• Scharffen Berger Chocolate. Scharffen Berger (which is owned by Hershey's) labels its chocolate bars gluten-free, meaning they contain less than 20 parts per million of gluten. The brand specializes in dark chocolate (some of which contains cacao nibs), but also offers milk chocolate bars.
• Vosges Haut Chocolate. Vosges, which makes some really interesting gourmet chocolate bars (try Dark Chocolate and Bacon, or maybe even a Red Fire Exotic bar with Mexican ancho and chipotle chilies, Ceylon cinnamon and dark chocolate), will label its products gluten-free if they're below 20 parts per million of gluten. You can search for gluten-free products specifically on the site.
Manufacturers with "no gluten ingredient" chocolate bars:
• Dagoba Chocolate. This brand is a division of Hershey's, which has a policy of labeling any ingredients containing wheat, barley, rye, oats or malt. However, even if a Dagoba chocolate bar appears to be gluten-free by ingredients, the company says it still may contain traces of gluten from shared equipment, and so cannot be considered gluten-free.
• Ghirardelli Chocolate. According to the company, Ghirardelli only produces one product that contains gluten (its Luxe Milk Crisp singles and bars, which contain barley malt). However, all its other chocolate bar products, including the Intense Dark, Luxe Milk, and Squares chocolates (the ones filled with flavors like caramel and raspberry) are made on the same lines. The company does clean the lines between products.
• Godiva Chocolates. According to the company: "ALL of our products including solid chocolate pieces may contain gluten. Any person with a gluten allergy should NOT consume ANY of our products."
• Green & Black's Organic Chocolate. Green & Blacks produces one gluten-containing chocolate bar — its Toffee bar, which contains wheat-based glucose. The company does not label any products as gluten-free, and has this statement on shared facilities: "We take into account scheduling of products and we clean the lines by flushing chocolate through until there is no notable trace of the previous lines’ chocolate in the new batch. We are confident that the cleaning procedures are robust and eliminate traces of nut, cereal or dairy ingredients, but the only certain guarantee of absence is by manufacturing in a nut, cereal and dairy free site."
• Lake Champlain Chocolates. Although Lake Champlain Chocolates has chocolate bars without gluten ingredients, it also manufactures gluten-containing products on the same equipment. "We cannot guarantee that any of our products are entirely free of trace amounts" of gluten and other allergens, according to Lake Champlain.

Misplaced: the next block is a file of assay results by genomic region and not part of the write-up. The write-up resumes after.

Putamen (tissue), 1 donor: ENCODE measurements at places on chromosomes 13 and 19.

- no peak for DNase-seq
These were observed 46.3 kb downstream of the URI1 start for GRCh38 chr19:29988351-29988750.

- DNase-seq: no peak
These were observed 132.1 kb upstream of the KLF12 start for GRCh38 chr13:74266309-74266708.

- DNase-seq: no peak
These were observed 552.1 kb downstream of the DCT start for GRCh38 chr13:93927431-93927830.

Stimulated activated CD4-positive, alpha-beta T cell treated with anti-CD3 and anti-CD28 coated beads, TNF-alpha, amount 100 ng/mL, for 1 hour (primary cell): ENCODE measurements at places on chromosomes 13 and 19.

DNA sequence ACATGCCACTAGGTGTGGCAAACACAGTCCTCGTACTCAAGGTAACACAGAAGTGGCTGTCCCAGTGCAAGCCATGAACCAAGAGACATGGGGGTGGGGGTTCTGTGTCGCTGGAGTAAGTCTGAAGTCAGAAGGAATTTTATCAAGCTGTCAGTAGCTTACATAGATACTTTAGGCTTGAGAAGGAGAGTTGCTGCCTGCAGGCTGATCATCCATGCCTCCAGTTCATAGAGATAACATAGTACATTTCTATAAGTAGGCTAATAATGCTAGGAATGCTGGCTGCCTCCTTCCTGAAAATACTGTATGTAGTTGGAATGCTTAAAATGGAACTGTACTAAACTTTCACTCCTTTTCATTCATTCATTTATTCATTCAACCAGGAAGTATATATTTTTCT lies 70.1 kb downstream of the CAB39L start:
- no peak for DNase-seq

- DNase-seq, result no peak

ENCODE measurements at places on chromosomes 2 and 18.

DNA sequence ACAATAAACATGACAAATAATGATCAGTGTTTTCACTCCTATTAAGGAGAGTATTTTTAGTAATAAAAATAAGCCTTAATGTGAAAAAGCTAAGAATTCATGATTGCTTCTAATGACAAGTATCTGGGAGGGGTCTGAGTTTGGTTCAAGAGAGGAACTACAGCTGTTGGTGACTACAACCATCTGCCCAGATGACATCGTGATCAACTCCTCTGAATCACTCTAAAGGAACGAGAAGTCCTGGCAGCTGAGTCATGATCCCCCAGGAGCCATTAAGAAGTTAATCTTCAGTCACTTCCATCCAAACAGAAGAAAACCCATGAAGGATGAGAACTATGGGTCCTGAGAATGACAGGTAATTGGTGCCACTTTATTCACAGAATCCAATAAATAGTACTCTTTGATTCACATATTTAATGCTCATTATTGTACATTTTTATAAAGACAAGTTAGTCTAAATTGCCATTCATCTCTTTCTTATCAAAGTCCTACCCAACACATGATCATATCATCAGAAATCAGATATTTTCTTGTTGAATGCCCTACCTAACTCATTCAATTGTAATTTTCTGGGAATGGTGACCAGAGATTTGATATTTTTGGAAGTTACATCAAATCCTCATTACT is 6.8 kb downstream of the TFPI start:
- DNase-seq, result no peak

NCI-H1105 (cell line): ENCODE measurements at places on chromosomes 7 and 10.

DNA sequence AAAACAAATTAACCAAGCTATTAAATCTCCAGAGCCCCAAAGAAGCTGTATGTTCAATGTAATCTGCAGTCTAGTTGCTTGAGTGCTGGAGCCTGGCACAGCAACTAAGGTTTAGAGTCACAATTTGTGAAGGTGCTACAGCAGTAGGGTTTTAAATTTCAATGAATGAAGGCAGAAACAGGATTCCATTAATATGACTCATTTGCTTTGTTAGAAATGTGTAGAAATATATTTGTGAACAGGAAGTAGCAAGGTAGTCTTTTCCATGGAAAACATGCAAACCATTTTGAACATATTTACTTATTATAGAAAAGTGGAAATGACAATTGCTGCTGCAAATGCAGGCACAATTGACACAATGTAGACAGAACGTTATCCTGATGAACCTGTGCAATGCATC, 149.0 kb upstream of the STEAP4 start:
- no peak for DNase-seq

• Lindt Chocolate. Although Lindt Excellence premium chocolate bars contain no gluten ingredients, "trace amounts of these gluten ingredients and components may have the opportunity to come in contact with non-gluten products," the company says. They are manufactured on the same lines as products that include barley malt (Lindt's popular Lindor truffles all contain barley malt).
• Newman's Own Organics. Newman's Own makes six different premium chocolate bars. All may be produced on equipment that also processes wheat, according to the company.
• NewTree Chocolates. According to the company, "NewTree Dark Cocoa, Blackcurrant, Lavender, Ginger, Apricot, Cherry, Cinnamon and Pink Peppercorn are not made with gluten ingredients, [but] they are manufactured with machines that may contain traces of gluten."
• Theo Chocolate. Theo Chocolate makes plain chocolate bars plus really interesting flavors such as Coconut Curry and Fig, Fennel and Almond. However, the company also makes gluten-containing flavors such as Bread and Chocolate on the same equipment.
• Toblerone Chocolates. Toblerone doesn't manufacture any products that contain gluten. However, the company does not label its chocolate bar products "gluten-free." All Toblerone flavors contain milk.
• Vivani Premium Organic Chocolate. Vivani maintains a list of chocolates on its website that it claims are "gluten-free," including lots of dark and milk chocolate bar products. However, the company notes that "possible traces due to production processes cannot be ruled out," so you'll need to use your own best judgment.